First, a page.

"Ex vivo" surgery works for abdominal tumors

Share this article:

A novel surgical technique that involves the temporary removal of entire abdominal organs enables surgeons to take out tumors that are unresectable by the usual surgical methods.

In their case report, published in American Journal of Transplantation (2012;12[5]:1323-1328), a team of surgeons led by Tomoaki Kato, MD, of Columbia University, New York, New York, described their removal of tumors in three patients. The tumors involved both the celiac artery and the superior mesenteric artery.

In this new approach, known as multivisceral ex vivo surgery, the entire abdominal viscera were removed, the tumor was cut out, and the blood vessels were reconstructed using synthetic vascular grafts. The organs were then reimplanted into the abdomen, with surgeons reconnecting blood vessels and GI tracts.

All three patients remain alive with no tumor recurrence at 17, 27, and 38 months after surgery. Postoperative complications included diarrhea, sphincter of Oddi dysfunction, and arterial stenosis, all of which responded to directed treatments.

The authors conclude that multivisceral ex vivo surgery may prove to be a useful treatment for tumors thought of as inoperable. They contend that the surgery is most suitable for locally invasive tumors that are unresectable due to location and vascular involvement.

Share this article:
You must be a registered member of ONA to post a comment.

Sign Up for Free e-newsletters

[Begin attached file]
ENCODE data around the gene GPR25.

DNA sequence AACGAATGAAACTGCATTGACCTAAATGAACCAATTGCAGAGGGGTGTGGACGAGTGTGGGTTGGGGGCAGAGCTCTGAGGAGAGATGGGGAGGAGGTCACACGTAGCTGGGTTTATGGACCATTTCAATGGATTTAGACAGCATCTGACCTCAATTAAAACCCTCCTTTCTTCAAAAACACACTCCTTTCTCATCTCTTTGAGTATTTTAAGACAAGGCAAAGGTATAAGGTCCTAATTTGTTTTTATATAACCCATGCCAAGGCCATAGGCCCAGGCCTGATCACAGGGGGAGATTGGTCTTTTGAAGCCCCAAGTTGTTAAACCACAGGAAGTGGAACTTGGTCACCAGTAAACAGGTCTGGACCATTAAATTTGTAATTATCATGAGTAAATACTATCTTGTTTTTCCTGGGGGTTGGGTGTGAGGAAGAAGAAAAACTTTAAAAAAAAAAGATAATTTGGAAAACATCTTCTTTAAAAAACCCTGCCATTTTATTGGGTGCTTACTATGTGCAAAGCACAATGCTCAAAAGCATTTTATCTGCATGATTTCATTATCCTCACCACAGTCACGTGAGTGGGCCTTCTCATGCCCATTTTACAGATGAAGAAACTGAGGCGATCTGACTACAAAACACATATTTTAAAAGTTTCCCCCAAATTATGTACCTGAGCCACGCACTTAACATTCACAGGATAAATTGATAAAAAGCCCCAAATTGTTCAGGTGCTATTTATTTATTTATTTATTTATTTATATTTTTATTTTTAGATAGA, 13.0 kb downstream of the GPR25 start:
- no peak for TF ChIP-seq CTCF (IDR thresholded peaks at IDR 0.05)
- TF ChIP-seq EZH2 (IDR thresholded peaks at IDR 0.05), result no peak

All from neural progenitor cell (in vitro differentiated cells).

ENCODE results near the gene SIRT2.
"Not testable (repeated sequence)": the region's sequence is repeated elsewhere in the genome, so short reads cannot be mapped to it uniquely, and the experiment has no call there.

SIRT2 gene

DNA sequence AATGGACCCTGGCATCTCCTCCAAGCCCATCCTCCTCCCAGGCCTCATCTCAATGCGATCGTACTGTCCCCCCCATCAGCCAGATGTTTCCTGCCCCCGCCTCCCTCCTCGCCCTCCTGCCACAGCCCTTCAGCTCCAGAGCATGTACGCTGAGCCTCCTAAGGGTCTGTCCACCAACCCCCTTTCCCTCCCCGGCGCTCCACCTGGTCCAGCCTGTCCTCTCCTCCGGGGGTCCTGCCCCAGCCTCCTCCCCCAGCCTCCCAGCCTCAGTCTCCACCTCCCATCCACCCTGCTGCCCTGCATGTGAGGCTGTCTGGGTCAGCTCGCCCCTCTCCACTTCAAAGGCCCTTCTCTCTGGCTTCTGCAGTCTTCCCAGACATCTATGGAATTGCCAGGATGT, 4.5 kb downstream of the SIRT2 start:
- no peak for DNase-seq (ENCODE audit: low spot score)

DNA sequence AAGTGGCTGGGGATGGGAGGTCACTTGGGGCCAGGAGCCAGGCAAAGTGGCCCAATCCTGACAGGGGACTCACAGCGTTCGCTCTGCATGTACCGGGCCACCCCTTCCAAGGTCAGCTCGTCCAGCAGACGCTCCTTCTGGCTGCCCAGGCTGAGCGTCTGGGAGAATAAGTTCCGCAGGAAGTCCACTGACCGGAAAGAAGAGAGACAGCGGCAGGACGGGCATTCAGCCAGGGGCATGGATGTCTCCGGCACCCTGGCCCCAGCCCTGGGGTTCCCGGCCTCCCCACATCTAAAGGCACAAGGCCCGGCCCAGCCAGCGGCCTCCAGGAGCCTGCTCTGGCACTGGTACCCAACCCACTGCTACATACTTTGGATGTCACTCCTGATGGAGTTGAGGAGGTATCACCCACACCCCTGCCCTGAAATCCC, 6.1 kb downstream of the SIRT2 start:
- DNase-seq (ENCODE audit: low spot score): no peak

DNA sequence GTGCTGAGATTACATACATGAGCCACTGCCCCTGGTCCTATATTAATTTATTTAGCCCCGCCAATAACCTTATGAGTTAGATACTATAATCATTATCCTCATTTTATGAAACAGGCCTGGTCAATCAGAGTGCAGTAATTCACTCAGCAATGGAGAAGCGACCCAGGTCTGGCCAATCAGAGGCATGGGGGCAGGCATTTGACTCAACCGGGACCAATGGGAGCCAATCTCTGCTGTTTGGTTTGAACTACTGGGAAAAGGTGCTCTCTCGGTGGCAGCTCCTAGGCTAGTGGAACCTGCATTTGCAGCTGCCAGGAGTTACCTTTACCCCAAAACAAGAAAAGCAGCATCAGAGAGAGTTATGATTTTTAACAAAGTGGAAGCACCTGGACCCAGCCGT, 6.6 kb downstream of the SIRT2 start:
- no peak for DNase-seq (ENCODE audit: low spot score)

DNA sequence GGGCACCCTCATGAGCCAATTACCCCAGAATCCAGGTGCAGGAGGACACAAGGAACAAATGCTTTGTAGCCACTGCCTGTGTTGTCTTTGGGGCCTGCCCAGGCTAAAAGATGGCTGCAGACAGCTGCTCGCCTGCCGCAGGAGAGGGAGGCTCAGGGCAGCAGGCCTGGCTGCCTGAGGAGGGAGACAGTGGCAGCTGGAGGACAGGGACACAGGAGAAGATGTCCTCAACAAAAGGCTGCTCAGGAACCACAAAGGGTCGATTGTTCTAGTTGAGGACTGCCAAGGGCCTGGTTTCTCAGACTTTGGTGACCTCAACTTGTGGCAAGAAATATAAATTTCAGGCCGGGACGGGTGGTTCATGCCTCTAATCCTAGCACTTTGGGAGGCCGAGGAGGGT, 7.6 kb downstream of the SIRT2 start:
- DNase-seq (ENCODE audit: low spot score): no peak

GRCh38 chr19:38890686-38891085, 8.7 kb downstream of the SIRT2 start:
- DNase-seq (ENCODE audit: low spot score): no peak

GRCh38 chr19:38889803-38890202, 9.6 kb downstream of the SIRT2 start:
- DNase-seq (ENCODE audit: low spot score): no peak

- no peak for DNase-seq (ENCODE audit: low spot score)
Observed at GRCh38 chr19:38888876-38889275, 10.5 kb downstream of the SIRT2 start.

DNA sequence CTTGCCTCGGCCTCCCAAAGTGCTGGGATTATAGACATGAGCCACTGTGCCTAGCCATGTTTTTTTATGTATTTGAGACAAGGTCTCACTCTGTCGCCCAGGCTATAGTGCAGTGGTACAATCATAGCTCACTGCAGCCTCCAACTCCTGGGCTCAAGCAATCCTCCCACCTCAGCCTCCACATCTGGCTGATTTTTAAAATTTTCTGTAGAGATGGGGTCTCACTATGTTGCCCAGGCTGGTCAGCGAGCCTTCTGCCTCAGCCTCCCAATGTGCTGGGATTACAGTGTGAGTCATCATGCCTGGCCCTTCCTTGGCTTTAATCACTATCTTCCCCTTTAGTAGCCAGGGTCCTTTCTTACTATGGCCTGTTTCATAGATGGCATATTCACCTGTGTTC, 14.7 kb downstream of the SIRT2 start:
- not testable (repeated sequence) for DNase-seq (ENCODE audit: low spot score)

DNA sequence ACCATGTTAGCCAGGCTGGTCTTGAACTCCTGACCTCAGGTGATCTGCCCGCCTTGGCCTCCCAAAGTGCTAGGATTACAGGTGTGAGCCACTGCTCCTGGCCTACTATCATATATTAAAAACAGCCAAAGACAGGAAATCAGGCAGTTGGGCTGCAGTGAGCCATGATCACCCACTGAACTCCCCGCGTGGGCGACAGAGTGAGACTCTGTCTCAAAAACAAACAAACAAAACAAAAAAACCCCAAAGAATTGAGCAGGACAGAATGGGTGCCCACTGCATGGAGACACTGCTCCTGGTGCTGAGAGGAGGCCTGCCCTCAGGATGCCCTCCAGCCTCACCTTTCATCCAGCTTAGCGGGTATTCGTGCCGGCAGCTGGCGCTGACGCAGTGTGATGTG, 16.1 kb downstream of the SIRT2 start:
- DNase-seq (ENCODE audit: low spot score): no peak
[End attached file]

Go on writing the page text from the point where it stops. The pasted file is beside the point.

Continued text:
Regimen and Drug Listings

GET FULL LISTINGS OF TREATMENT Regimens and Drug INFORMATION

Bone Cancer Regimens Drugs
Brain Cancer Regimens Drugs
Breast Cancer Regimens Drugs
Endocrine Cancer Regimens Drugs
Gastrointestinal Cancer Regimens Drugs
Genitourinary Cancer Regimens Drugs
Gynecologic Cancer Regimens Drugs
Head and Neck Cancer Regimens Drugs
Hematologic Cancer Regimens Drugs
Lung Cancer Regimens Drugs
Other Cancers Regimens
Rare Cancers Regimens
Skin Cancer Regimens Drugs

More in Web Exclusives

New analyses of epigenetics reveal tumor weaknesses

Scientists have known for decades that cancer can be caused by genetic mutations, but more recently they have discovered that chemical modifications of a gene can also contribute to cancer.

Major breakthrough in understanding acute lymphoblastic leukemia

By analyzing the DNA sequence of patients at different stages of leukemia, researchers have discovered mutations in genes that lead to childhood leukemia of the acute lymphoblastic type, the most common childhood cancer.

Less radical procedures control kidney cancer similarly to surgery

Needle-guided tumor destruction procedures offer near equivalent lengths of cancer control when compared with surgery for patients with small kidney cancer tumors.